'Ouija: Origin of Evil' Is Mystifyingly, Inexplicably Great
I didn’t know a damn thing about Ouija: Origin of Evil going into it. I knew that about 7 years ago that a Ouija movie was in development. I debated with Seth before the movie about whether this was that movie or a sequel/prequel, because I had no memory of the original coming out. Hell, I didn’t even know I was supposed to review this movie until about 10 minutes before showtime when I looked at the review schedule and wondered why the hell TK was assigning me this?
I’m glad he did, because I don’t think anyone expected that not only would Ouija: Origin of Evil be significantly better than the original film (7 percent on Rotten Tomatoes), but that it’d be the best wide release of the weekend despite competition from Tom Cruise and Jon Hamm/Zack Galifianakis.
Ouija: Origin of Evil comes from director Mike Flanagan (Hush, Occulus) who co-wrote the prequel with Jeff Howard. Set in 1965, it follows a widower, Alice (Elizabeth Reaser) and her two daughters, Lina (Annalise Basso) and Doris (Lulu Wilson, who is magnificent) who run a fortune-telling service out of their home. They talk to the dead on behalf of others. It’s a scam, but a well-intentioned one: They’re only trying to offer peace and comfort to others suffering from grief.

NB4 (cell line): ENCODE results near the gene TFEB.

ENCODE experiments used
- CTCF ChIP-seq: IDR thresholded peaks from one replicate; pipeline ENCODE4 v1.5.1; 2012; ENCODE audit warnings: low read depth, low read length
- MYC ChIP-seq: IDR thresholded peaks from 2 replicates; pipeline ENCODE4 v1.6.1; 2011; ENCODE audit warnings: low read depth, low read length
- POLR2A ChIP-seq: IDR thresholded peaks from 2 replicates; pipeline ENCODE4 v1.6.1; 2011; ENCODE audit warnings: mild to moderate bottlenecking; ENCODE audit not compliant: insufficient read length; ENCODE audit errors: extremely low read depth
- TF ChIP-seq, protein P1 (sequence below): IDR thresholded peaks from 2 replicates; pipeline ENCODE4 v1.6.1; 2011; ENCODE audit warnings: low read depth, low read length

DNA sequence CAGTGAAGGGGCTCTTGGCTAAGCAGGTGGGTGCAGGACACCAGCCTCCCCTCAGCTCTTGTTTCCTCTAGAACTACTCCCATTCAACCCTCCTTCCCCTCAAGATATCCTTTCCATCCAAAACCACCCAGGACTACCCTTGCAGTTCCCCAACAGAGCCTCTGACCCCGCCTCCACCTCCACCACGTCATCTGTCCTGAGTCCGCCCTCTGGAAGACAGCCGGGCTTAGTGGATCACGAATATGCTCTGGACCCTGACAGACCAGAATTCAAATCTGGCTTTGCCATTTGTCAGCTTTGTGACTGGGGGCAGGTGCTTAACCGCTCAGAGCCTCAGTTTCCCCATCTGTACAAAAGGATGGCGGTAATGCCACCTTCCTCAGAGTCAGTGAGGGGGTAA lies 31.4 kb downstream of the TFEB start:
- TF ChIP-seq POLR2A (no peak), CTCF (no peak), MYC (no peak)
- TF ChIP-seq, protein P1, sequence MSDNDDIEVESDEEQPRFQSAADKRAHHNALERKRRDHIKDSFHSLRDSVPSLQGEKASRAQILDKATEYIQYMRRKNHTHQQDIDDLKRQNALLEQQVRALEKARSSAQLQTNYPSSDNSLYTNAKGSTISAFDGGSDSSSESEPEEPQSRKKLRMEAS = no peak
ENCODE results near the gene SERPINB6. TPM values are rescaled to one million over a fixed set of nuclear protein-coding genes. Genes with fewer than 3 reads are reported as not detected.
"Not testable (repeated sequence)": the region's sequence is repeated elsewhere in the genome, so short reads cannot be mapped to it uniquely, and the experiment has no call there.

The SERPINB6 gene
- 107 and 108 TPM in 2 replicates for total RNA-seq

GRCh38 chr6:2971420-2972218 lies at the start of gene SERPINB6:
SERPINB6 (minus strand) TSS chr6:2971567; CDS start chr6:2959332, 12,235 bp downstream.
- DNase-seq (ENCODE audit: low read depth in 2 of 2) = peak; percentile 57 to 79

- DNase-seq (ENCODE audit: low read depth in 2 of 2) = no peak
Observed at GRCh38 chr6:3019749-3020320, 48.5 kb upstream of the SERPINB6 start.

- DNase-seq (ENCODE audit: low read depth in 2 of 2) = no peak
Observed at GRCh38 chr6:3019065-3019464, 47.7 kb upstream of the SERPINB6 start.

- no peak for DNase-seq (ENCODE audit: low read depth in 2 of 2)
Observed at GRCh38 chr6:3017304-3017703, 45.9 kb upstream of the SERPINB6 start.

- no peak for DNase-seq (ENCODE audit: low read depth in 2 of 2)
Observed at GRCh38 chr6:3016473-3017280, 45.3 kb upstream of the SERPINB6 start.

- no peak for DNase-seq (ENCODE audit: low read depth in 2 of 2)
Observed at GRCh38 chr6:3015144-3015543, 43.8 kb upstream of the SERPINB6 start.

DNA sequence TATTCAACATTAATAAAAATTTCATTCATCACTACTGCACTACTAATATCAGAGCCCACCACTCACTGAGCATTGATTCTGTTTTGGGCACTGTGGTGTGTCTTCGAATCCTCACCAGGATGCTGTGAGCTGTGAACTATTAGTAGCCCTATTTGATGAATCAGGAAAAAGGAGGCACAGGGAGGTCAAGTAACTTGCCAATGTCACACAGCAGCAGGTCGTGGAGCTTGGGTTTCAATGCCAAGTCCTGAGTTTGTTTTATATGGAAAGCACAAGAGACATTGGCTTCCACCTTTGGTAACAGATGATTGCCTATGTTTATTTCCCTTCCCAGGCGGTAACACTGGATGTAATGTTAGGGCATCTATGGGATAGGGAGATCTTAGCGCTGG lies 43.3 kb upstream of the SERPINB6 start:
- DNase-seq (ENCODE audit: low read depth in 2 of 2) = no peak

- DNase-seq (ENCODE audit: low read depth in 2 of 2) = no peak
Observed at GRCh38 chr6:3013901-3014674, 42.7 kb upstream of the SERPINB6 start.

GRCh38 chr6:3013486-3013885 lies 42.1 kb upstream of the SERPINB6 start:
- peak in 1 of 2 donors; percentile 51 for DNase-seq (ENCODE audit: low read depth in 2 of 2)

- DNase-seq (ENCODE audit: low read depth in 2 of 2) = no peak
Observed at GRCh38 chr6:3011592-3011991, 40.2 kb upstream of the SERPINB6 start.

They eventually decide to incorporate a Ouija board into their routine, which is when the youngest daughter, Doris, discovers that she can actually communicate with the dead. That allows her to talk to her late father, as well as the souls of others who pay them visits. Talking to the dead, of course, has its dangers, and when the soul of a previous homeowner with a dark past enters the story, things take a turn for the wicked.
Here’s what sets Ouija: Origin of Evil apart from its grim PG-13 brethren: It’s fun, and not in a campy way, or even in a so-bad-it’s-good way. The tone through the first two acts is kept relatively light, and there are doses of humor peppered throughout (lethal doses, in a couple of instances). The imagery also manages to be both terrifying and hilarious, in part because the villain is an 8-year-old girl who manages to be both a conventional creepy kid and a subversion of the trope. She acts creepy, but she looks adorable, so even when her eyeballs are blanked out and her mouth is stretched wide open to take in souls, it’s still like, “Awwwwww.” It’s like being murdered by a baby guinea pig.
It’s also a really well made film with the right mix of jump scares, humor, genuinely frightening moments and an usually likable set of characters for a horror movie. It makes for a potent and entertaining movie, and another surefire hit for Jason Blum’s production company.
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